Rory Beggan: ‘I kicked the ball and was like, oh, no’
Monaghan goalkeeper and All Star nominee on scoring from play, and new kickout rules
Monaghan goalkeeper Rory Beggan during their GAA All-Ireland SFC semi-final clash against Tyrone at Croke Park, Dublin last August. Photograph: Ryan Byrne/Inpho
Ask Rory Beggan anything you want to know about goalkeeping and he’s not afraid to answer. Including what exactly he was thinking with that late, late outfield kick at goal in Monaghan’s All-Ireland football semi-final defeat to Tyrone.
A point down, three minutes into injury time, Beggan moved conspicuously out of his area and, without much warning, lined up a shot – only to miscue it, the ball dropping back into play, and moments later that was that.
“It was probably just a rush of blood and something I immediately regretted after the game,” says Beggan, reflecting on a still-memorable summer which next week sees him nominated for an All Star, having scored 0-18 from placed balls during Monaghan’s run. But did he really believe he was going to score that one?
“I just felt, ‘if I come up here, can I help my team any more?’ and obviously it didn’t impact at all. Look it, I thought I was closer than I probably was. I didn’t think I was as far out. That’s probably from not being up that area of the field too much. Yeah, it’s something I regret and I have apologised for.
“I never looked at the referee, I kicked the ball up in the air and was like ‘oh no’ and sort of turned back. I was sort of looking at Kieran (Hughes) as well, more so to see because if he won it we were in a great position. But look, we make mistakes, you have to move on. Players up the field should have been on the ball and I should have given it to them. It’s a learning curve, a steep learning curve anyway.”
Not without some precedent, as Beggan did a score a point from play for his club, Scotstown, last year: speaking at AIB’s announcement of their 28th successive year of the club championship, Beggan reckons it’s only a matter of time before some goalkeeper scores a first championship point from play.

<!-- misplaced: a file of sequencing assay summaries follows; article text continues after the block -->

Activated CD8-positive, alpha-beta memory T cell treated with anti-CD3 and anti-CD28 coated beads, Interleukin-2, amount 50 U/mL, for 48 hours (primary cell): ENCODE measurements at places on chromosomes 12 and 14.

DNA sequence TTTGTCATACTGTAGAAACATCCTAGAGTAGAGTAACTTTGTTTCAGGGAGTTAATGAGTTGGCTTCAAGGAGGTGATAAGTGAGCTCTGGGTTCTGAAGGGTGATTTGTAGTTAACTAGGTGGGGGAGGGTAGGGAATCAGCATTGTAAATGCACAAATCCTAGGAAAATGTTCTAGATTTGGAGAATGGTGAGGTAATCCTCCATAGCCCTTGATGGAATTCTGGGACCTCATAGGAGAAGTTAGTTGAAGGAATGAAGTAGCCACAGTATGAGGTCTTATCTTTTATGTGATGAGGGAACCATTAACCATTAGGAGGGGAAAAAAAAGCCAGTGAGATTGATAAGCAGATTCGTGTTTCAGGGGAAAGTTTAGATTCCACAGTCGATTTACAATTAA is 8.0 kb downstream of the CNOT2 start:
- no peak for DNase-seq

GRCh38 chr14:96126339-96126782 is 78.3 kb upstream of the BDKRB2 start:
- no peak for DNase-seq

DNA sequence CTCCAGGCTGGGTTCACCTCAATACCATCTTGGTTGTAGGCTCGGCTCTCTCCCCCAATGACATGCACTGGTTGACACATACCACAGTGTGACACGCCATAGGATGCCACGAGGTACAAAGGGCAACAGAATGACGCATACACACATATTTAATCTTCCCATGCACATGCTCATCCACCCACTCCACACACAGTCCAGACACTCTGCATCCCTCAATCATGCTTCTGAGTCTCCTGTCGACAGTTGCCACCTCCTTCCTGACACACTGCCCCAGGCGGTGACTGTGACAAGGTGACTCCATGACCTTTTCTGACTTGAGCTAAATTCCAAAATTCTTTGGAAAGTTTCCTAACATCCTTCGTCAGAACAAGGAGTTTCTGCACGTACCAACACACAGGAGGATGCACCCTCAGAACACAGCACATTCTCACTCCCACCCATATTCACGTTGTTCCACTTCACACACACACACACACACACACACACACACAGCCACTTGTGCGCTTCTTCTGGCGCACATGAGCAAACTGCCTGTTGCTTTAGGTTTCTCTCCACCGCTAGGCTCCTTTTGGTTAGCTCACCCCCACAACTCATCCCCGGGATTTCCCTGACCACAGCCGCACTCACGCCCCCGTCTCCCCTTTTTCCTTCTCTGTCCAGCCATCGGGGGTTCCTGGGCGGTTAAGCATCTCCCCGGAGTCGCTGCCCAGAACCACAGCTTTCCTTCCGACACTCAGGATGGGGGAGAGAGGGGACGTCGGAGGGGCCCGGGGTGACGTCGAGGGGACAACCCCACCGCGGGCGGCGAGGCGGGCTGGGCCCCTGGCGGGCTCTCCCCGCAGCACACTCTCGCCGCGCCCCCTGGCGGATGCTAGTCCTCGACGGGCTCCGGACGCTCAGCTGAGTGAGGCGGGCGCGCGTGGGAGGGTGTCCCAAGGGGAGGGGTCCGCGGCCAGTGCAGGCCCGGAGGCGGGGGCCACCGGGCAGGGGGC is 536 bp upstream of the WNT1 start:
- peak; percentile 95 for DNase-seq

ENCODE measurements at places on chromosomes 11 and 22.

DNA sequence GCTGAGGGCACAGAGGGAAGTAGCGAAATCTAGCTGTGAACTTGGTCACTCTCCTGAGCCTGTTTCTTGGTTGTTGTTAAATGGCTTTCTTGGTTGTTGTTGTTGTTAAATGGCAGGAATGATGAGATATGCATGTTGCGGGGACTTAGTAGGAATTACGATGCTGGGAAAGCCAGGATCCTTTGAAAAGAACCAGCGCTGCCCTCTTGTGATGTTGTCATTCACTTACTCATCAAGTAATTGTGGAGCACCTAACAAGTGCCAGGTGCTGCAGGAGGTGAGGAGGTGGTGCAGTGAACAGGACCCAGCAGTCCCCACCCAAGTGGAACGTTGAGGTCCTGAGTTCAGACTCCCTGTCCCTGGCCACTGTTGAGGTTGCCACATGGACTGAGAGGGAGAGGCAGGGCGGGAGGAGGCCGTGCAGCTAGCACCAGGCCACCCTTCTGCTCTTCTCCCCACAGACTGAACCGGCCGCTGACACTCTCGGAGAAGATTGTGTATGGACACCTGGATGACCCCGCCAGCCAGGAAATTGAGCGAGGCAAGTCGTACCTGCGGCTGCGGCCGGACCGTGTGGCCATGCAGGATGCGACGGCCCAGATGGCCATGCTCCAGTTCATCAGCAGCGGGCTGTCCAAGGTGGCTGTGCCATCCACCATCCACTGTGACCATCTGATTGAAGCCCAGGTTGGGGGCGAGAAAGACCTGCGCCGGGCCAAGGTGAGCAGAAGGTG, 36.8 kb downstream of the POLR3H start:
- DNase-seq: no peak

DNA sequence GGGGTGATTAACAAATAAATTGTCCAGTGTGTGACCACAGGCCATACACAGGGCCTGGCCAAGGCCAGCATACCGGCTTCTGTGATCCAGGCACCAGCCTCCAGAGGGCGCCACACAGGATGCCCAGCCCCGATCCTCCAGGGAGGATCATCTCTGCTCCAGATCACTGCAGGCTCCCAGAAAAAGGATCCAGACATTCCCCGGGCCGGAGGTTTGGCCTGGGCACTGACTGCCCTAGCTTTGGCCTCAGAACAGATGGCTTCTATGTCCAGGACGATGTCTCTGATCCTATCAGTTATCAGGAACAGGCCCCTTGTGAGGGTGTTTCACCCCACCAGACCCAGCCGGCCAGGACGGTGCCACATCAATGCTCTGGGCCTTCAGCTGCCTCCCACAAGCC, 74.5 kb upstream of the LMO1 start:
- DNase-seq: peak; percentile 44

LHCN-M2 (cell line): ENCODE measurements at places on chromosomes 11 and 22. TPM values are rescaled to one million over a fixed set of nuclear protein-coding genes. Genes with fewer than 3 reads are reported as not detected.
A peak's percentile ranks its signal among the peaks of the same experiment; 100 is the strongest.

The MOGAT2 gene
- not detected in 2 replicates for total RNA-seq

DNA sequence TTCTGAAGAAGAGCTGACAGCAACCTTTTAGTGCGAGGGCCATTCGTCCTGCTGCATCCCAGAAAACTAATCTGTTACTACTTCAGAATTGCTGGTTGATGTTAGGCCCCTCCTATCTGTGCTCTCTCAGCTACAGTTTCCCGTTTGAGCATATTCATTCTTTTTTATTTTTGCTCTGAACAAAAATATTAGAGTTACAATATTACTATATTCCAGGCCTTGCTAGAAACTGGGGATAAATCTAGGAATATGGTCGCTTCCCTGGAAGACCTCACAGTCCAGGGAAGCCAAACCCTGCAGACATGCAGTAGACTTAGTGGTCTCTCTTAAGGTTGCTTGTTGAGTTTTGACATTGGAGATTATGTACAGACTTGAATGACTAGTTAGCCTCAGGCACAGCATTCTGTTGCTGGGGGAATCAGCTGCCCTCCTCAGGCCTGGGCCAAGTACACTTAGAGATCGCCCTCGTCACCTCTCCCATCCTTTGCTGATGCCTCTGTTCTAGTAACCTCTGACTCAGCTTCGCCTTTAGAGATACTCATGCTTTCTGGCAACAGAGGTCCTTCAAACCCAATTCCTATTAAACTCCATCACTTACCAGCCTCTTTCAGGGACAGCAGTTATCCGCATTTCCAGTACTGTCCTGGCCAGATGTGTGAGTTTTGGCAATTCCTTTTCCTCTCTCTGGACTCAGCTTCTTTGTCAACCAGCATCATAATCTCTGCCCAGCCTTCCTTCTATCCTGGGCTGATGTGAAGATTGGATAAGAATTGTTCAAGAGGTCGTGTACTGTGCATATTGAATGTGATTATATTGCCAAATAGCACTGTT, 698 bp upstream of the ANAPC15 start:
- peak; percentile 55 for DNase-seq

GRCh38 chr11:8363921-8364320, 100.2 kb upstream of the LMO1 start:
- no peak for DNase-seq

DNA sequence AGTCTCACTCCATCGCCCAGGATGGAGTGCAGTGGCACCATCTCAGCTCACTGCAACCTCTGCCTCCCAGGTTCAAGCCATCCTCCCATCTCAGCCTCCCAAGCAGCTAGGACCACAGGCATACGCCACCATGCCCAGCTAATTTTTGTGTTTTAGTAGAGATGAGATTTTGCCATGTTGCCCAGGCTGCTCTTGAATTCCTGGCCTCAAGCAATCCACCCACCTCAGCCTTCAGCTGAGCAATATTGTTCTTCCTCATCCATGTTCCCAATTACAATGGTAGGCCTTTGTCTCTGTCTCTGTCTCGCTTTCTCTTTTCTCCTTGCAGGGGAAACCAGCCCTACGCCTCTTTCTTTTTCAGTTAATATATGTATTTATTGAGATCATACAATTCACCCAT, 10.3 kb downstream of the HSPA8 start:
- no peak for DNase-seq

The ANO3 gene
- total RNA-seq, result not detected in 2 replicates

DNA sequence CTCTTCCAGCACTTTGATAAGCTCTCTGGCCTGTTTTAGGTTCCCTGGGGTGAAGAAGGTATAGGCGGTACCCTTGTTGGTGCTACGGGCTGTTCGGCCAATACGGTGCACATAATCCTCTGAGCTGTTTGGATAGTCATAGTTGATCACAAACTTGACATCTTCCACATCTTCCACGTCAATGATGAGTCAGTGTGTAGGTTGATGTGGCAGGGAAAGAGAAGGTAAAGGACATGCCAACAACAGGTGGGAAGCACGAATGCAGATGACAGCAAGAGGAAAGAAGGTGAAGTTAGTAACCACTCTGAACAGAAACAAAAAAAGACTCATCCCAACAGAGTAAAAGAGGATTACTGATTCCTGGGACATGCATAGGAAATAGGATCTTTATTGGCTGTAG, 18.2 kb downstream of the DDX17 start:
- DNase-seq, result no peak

“Yeah, it’s inevitable. Graham Brody [Laois], if he doesn’t kick one I don’t know if anyone will. Even the day against us he was up on the 21-yard line and still looking for the ball. In fairness to him, he’s good at it, he’s adventurous and he’s sort of brought that model through now of assisting the play.”
Brody and Beggan are up against Stephen Cluxton for the 2018 goalkeeping All Star on Friday week, and Beggan makes no secret of the fact Dublin’s six-time All-Ireland winner is the single biggest influence on his game.
“Of course, yeah, if you ask any young keeper in the country, they’d be the same. He’s probably been an influence on a lot of managers as well, in terms of style of play and so on from your own kick-outs.
I think the standard of goalkeeping, the standard of kick-outs now in any county has gone up and it’s a skill in itself
“He was the keeper I would have watched a lot and taken inspiration from, especially 2011 as well. He’s been up to those standards ever since and continues to keep his standards high. He’s still a role model for every keeper, and for every keeper he plays against as well. It’s obviously nice to be in the same sort of bracket as him and to be acknowledged alongside him.”
Speaking on his own behalf, Beggan is not a fan of the proposed rule change which would require all kick-outs to go beyond the 45m line.
“I’m a fan of one or two of them, the defensive mark and the sin-bin, but not a fan of the kick-out rule. I think the standard of goalkeeping, the standard of kick-outs now in any county has gone up and it’s a skill in itself.
“I don’t think you need to hamper that by forcing it that it has to go long all the time. I think you can see now that it has evolved and probably keepers are more going long, and for the short kick-outs that teams are pressing a lot more. Leave the kick-outs alone, anyway, there’s nothing wrong with that.
“There’s an awful big space between the two 45s, I don’t understand how it will bring back high fielding. I think you’ll find that the midfielders will probably become small, fast players where you’ll try to hit them in the space. So it could have the opposite effect. It’s probably a disadvantage for the team kicking the ball, and I think getting a score off your own kick-out, that’s one of the most satisfying things, because it’s become such an important area of the game now and it’s a big platform for teams to attack from.”